Any executive worth his wingtips knows that most exciting new technologies don't generally burst upon the business scene in full glory. Instead, they arrive in phases, like a space launch. You've got the lift-off phase, where gurus and techies foam with excitement about the concept's potential. (This also tends to be where the hype barometer registers its highest reading.) Then you have phase two, otherwise known as reality. Glitches show up, vendors start pushing proprietary solutions, standards bodies start pontificating, and users start tinkering with the technology in an effort to get it to work as originally advertised. If all goes well, you get phase three, in which the technology is finally mature enough to be widely accepted.
Stories by Carol Hildebrand
I thought electronic data interchange (EDI) was an old technology. Why am I still hearing about it?
User heaven, capitalist hell: What could be more embarrassing than a website that lacks the requisite number of banner ads? It implies a certain, shall we say, lack of confidence from the business community in whatever product or service is being shilled therein. Fortunately, InPhonic Inc. wants to help disguise that unsightly ad-free expanse. The Washington, D.C.-based startup will provide companies with the opportunity to use unsold ad inventory as a launching pad to sell private-label cell phones. "Ad space on the Internet is like an airplane," says David Steinberg, InPhonic.com president and CEO. "When a plane takes off and a seat is not sold, it can never be sold again."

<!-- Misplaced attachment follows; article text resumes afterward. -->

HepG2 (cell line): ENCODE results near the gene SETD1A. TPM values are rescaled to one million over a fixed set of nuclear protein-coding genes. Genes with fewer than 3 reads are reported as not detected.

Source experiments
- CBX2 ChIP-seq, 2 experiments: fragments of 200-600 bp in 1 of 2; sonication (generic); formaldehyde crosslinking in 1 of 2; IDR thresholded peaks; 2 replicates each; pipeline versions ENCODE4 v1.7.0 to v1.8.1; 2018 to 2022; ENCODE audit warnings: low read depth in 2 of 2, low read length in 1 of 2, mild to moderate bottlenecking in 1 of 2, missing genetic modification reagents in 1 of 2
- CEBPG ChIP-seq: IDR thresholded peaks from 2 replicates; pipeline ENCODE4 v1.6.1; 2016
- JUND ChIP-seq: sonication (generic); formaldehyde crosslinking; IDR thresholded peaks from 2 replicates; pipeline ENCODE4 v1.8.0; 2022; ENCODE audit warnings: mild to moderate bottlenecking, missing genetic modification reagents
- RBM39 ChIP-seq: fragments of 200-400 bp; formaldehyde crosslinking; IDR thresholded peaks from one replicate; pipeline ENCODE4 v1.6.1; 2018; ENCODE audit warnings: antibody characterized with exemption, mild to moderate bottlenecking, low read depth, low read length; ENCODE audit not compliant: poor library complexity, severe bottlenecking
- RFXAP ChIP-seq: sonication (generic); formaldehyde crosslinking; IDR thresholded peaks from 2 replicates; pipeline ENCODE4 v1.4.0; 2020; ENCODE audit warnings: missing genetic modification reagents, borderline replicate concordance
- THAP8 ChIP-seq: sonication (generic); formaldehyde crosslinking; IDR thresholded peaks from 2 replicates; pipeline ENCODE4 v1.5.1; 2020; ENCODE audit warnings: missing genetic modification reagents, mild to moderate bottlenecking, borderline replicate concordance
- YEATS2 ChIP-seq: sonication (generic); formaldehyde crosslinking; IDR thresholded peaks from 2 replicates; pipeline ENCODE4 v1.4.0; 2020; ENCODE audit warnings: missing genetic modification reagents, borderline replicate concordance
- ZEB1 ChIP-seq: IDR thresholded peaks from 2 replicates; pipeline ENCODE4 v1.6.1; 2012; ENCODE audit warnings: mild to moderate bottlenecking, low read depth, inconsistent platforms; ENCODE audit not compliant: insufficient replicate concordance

Do you like to play poker? Think you understand the rules? Imagine sitting down to your regular Thursday night game and finding that, suddenly, the rules are all different. A flush ain't a flush. Straights are crooked. Three-of-a-kind loses to a solitary ace. For seasoned business executives, with corporate success as your table stakes, the new, technology-driven economy is upending the game you knew and loved. Now that just about everything you know is wrong, how do you manage to do what's right?
For most companies, improper machine maintenance is probably a matter of lost profits: A little downtime, a screwed-up order, an unhappy customer. The Tennessee Valley Authority's nuclear division must play for higher stakes, however. For them, maintenance could be a matter of life and death.
United Technologies Corp., Located in East Hartford, Conn. Employees: 142,000 nationwide; 1998 Revenues: $25.7 billion.